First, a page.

What You Need to Know Before You Rescue

For most people spring means flowers, birds, and at least a little more sunshine. Here at PAWS Wildlife Center it means "baby season." These are babies from dozens of different wildlife species; each brought to us by concerned members of the public who went out of their way to help. But rescuing an animal you think may be in danger is not always the right move.

As you go about your daily life this spring, chances are good that you'll encounter a young wild animal who you feel may be in need of help. Infant and juvenile wild animals often appear fragile or awkward, and it can be difficult to differentiate between a healthy baby who is just learning the ropes and an imperiled youngster who could use a hand. The choice of whether to intervene in the life of a young wild animal is a serious one and, although we may fear that the animal will suffer if we do not act, intervening when it is not warranted may be just as bad.

The following tips will help you make an informed decision about intervention should you encounter a wild baby this spring.

  • Many wild animals leave their babies alone for long periods and return only at meal times. For example, deer and cottontail rabbits may visit their young only twice a day. "Alone" does not equal "abandoned."
  • Young birds often leave the nest before they are truly ready to fly. They may spend several days to a week or more hopping on the ground or in low shrubs, making increasingly longer flights until they become profi cient flyers. Their parents continue to care for them during this time.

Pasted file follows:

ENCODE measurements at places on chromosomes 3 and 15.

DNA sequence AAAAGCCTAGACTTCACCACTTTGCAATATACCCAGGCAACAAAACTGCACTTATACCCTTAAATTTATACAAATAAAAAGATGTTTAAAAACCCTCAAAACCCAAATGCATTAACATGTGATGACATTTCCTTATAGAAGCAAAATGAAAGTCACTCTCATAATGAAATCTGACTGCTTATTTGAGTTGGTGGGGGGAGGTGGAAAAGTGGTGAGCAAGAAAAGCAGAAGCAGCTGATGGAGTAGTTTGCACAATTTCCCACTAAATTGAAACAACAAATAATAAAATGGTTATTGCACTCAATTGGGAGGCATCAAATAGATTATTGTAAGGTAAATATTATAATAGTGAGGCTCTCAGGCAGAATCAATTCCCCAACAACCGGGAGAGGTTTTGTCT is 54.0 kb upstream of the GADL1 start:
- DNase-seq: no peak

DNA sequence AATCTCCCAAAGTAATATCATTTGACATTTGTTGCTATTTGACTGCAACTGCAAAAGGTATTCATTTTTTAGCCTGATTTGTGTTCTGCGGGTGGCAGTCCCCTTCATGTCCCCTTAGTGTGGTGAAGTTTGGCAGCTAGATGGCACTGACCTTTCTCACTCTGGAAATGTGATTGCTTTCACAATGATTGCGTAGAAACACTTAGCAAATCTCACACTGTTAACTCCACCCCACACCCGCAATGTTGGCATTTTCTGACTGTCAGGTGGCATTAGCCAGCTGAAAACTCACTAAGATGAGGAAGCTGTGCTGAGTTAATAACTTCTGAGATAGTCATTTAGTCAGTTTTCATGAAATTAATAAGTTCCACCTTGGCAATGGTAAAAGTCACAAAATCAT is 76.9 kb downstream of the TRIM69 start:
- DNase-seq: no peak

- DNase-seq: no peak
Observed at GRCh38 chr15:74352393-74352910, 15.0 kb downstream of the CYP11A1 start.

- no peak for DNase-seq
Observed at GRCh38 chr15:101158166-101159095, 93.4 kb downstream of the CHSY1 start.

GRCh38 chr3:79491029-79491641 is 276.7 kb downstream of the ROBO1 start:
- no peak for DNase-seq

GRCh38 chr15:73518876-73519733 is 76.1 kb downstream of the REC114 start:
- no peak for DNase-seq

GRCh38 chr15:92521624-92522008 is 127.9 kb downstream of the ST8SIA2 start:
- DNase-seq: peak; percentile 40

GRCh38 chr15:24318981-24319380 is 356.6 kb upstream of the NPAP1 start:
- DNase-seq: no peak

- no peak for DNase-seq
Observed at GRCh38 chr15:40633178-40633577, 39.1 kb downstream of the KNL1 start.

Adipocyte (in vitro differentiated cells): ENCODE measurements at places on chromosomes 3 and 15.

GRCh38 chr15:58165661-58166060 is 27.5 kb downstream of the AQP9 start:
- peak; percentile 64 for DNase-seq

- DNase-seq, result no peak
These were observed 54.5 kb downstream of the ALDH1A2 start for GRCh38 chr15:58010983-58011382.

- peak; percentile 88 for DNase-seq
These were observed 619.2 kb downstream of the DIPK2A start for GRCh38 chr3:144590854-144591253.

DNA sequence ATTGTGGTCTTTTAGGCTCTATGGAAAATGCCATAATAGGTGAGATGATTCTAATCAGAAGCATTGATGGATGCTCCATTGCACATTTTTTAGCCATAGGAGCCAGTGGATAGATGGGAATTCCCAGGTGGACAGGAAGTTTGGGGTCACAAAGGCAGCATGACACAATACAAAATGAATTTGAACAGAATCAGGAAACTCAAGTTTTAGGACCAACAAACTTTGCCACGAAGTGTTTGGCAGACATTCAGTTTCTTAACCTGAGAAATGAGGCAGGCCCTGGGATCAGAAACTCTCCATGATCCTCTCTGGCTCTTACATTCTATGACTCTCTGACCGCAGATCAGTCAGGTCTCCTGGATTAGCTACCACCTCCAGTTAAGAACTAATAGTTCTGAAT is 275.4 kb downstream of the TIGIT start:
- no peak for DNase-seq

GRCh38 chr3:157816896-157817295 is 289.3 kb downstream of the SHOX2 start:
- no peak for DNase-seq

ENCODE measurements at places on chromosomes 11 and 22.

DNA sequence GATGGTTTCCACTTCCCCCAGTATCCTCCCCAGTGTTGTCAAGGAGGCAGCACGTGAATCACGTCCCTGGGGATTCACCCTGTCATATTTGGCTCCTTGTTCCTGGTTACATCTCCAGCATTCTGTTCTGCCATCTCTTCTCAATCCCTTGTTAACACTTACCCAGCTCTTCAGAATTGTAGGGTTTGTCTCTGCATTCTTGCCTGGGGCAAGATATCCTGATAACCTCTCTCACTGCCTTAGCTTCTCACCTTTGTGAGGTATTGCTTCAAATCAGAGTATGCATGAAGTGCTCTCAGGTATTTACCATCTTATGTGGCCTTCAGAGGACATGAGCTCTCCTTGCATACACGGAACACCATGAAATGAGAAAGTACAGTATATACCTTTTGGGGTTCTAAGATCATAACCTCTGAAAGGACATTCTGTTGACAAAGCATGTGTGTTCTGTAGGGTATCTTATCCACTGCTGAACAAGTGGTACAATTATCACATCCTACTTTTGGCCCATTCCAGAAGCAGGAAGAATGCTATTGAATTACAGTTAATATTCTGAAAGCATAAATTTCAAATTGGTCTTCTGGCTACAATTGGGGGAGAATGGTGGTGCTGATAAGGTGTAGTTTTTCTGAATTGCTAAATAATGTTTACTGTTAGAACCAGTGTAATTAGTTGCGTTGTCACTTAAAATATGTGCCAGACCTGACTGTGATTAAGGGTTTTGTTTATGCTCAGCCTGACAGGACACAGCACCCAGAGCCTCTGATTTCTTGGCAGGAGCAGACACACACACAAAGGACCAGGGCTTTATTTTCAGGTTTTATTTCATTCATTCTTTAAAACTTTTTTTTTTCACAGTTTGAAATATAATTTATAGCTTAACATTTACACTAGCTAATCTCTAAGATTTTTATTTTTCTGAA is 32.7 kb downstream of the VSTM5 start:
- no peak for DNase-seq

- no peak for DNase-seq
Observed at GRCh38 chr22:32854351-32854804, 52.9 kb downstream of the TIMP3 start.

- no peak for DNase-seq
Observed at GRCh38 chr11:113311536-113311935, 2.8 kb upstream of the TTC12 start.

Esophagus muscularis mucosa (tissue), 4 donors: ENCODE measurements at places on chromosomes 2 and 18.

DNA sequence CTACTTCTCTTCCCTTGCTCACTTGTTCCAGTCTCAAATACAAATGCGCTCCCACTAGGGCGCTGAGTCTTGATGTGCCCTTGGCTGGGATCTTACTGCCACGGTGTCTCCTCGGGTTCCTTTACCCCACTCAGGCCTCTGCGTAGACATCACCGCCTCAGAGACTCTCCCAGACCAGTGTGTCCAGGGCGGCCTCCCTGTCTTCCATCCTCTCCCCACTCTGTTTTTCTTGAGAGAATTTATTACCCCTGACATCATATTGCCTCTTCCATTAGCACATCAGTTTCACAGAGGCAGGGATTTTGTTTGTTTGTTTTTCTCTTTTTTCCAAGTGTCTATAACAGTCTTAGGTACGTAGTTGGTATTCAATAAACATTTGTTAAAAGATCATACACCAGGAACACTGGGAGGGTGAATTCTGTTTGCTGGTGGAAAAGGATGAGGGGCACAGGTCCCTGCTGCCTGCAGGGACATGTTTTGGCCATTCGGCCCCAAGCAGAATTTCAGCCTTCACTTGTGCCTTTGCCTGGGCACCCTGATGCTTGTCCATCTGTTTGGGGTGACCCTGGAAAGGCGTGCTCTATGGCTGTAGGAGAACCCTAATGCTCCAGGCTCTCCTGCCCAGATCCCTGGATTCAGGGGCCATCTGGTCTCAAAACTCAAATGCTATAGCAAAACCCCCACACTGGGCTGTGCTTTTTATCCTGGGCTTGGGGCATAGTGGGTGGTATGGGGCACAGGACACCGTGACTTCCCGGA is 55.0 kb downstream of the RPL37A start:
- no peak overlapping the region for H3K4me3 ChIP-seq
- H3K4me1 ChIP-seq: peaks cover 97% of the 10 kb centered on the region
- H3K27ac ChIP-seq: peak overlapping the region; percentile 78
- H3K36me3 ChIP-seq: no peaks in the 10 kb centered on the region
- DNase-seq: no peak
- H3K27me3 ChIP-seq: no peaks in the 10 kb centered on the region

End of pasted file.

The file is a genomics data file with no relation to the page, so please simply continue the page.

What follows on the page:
• If an infant bird falls from a nest and is uninjured, you can gently pick him up and place him back in the nest. It is a myth that the parents will abandon their young if a human touches them.
  • Signs that an animal truly needs help include: a dead parent or sibling is nearby, the animal is listless and cold, the animal has been attacked by a cat or dog, or the animal is actively bleeding.

If you encounter a wild animal who appears to need assistance, please call the PAWS Wildlife Center at 425.412.4040. We will be able to answer your questions and provide guidance to help you choose the best course of action.

Sign Up for PAWS E-newsletters!

Contact Information

* denotes a required field

Which regular PAWS Newsletters would you like to receive?

Please check all that apply

E-mail this Page

E-mail this Page

Like what you see? Send a link to this page via e-mail. We respect your privacy. Neither you nor your friend will be added to PAWS’ mailing list.

Security Code

Thank you!

Your message has been sent.

Note: We will do our best to respond to your email on the next weekday. For an immediate answer, please give us a call.

Error

I'm sorry, your message was not sent. Double-check your security code. If this error persists, please contact us at (425) 787-2500 or info@paws.org.

Fatal Error

I'm sorry, there was a fatal error sending your message. We cannot process your request at this time. please contact our support team at (425) 787-2500 or info@paws.org.